Vegan Days?!

Last week I was left to my own devices for dinner, having both a little bit of time and the capability to make just about anything I wanted. The answer? Vindaloo vegetable curry! Yum. I don't make it as hot and spicy as some folks, but I think I do it justice.

As I was making dinner, I had an idle thought: Hey, this meal will be fully vegan, and I'm making it as a treat! Vegan meals contain no animal products, which generally means they have no meat, eggs, dairy, and various animal by-products (like lard, broth, or gelatin). In addition, many vegans extend the no-animal-products idea into other areas of their lives, eschewing (for instance) leather and honey, as well as cosmetics or personal care items tested on animals. ( offers some information on veganism; the Wikipedia's entry on veganism is also a good starting point..)

Me, I'm no fan of agro-business or factory farming, and, having worked briefly at a couple jobs which put me in slaughterhouses, can offer first-hand accounts of the meat industry which would probably turn most faces green. These things are well-documented elsewhere. And I've been vegetarian more than half my life, partly for health reasons (cardiovascular disease practically gallops in my family; my elder brother died of a heart attack at the ripe old age of 40, etc.) but also because the sheer waste of resources and energy engendered by the meat industry. Without preaching, a diet including meat is not necessary for health, not the way to feed the world, or nor a way maintain an Earth-like environment on this planet.

But I've never gone vegan: things like eggs, milk, cheese, yogurt, and butter are still part of my life and have been for years. It's complicated, but the basic rationale is that I'm a pretty lazy person. I can't be counted on to feed the cats and keep groceries in a refrigerator, so planning balanced, reasonable food and meals which don't include dairy is more thought and effort than I can reliably expend. (Although, like vegetarianism, I suspect veganism can be almost no trouble once you have the necessary knowledge and skills: it becomes second nature. I probably put less active thought and consideration into my food choices than most meat-eaters... although I'm admittedly a pretty dull guy.) For a few years, social pressure played into my not becoming vegan, although I've mostly stopped caring. I mean, people have thought I'm a freak and a pain-in-the-ass for being vegetarian who doesn't drink alcohol; I can't imagine they'd be any more put out if I were vegan.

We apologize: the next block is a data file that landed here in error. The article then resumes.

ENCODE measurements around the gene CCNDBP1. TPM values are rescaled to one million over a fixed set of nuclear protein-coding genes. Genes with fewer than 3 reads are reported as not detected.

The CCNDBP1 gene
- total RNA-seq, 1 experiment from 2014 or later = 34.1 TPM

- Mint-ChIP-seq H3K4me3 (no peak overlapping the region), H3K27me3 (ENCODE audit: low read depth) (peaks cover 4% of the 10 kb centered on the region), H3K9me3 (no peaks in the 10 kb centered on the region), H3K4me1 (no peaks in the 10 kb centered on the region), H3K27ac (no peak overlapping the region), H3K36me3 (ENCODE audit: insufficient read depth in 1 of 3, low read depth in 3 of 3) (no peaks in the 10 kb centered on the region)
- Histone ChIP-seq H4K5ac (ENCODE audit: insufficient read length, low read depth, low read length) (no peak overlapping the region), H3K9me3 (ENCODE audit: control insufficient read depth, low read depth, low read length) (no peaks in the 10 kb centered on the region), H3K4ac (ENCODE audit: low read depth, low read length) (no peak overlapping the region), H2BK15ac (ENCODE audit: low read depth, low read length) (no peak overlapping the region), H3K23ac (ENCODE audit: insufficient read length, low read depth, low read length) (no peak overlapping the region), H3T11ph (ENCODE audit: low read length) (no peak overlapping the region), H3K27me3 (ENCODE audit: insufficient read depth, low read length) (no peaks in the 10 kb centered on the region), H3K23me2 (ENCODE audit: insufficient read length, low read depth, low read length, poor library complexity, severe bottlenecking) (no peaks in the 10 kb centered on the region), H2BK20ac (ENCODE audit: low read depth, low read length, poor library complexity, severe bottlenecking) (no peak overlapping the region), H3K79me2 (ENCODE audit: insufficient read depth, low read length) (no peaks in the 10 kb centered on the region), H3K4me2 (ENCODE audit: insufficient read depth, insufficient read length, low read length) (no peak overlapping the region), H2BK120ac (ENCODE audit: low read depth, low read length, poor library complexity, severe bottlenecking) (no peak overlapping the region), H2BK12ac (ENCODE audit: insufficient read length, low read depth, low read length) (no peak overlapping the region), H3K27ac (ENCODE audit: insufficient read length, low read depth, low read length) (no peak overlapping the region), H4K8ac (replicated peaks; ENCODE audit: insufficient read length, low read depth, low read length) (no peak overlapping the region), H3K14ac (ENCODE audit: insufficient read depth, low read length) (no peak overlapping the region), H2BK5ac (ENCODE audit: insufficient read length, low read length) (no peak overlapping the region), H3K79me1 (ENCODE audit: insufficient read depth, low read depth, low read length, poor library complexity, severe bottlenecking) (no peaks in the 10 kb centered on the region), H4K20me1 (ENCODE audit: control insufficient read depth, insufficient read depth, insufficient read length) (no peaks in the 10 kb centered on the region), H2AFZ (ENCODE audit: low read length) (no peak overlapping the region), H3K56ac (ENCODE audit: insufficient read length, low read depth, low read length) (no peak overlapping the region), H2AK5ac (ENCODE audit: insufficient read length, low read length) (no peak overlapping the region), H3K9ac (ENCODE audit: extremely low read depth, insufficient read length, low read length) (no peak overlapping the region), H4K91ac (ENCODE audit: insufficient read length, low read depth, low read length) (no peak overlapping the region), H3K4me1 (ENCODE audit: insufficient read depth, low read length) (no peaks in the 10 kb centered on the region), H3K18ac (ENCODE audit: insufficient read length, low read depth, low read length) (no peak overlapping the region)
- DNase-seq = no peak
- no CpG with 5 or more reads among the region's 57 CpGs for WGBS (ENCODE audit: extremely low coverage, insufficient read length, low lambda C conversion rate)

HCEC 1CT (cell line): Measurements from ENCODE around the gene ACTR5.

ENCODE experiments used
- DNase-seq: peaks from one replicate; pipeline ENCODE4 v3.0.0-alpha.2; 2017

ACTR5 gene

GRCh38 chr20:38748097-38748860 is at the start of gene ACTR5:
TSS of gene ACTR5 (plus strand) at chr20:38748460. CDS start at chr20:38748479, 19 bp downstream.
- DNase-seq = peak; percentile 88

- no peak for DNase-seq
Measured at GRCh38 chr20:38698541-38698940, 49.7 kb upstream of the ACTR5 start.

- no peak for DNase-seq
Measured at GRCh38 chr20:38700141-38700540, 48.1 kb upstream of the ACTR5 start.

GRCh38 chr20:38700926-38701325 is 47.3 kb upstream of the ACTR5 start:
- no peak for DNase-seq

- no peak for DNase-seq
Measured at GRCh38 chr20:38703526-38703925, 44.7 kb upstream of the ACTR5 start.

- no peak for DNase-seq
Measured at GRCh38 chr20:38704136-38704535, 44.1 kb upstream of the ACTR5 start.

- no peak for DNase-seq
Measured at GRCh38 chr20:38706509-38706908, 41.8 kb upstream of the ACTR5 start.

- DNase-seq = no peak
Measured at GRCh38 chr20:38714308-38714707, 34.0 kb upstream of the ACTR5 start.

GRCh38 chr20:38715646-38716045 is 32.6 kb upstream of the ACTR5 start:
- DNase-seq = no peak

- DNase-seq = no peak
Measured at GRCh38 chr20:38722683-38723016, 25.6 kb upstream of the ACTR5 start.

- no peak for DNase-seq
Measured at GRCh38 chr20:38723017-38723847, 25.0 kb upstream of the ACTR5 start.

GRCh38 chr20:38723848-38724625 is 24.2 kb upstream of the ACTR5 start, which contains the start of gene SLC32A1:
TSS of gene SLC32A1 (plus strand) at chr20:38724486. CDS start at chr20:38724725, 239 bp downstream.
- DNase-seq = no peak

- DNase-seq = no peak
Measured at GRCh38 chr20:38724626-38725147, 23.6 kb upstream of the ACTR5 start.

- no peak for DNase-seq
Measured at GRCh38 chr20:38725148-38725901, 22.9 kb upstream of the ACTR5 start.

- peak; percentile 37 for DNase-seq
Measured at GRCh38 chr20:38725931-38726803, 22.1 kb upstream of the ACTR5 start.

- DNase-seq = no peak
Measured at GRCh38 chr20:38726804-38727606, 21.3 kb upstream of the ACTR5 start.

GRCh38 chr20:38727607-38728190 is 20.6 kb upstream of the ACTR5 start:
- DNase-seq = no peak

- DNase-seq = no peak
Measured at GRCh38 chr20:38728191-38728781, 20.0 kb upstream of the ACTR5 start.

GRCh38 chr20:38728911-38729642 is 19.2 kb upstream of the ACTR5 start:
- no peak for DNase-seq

Making vindaloo curry, I realized how much I've unintentionally gravitated towards a vegan diet, and, counting back, that I've been eating vegan three to five days a week. At some point last year—probably during the springtime rise in gasoline prices, which eventually made dairy prices sour—I realized I could get decent soy milk considerably cheaper than decent "real" milk. I'd long kept soy milk around for certain things (and some specific guests), but I figured, hey, why not give up milk and see what happens? Turned out the most painful thing about the transition was the cartons my so-far favored brand of soy milk uses: they might be best described as "dribble-matic."

A year or so before that, I'd stopped buying cheese, although I'd still eat some rennetless cheeses if they were offered. (Today I buy cheese essentially once in a blue moon for a specific meal. And, honestly, I'll probably stop using it in that meal too. And I haven't made paneer in ages.) I still buy butter, but only because hydrogenated margarines seem difficult to avoid. Other than for waffles or baking, I only use butter preparing oatmeal or on a random slice of bread. Yogurt is still on my radar: I like plain yogurt with hot curries, and also as the basis of fruit smoothies. I guess I could try out vegan substitutes for cheese, but they bring out the same reaction in me as "meat substitutes" like tofu-pups or soy-sausages (that being a loud Huh? I'm sure some of these products are quite good, but I don't want to eat something pretending to be meat. I mean, would you eat something pretending to be broccoli?) Anyway, the idea of "fake cheese" kinda strikes me badly. But since soy milk was painless, soy yogurt might be worth a try.

Who knows? Maybe I can get work up to five or six consistent vegan days a week.

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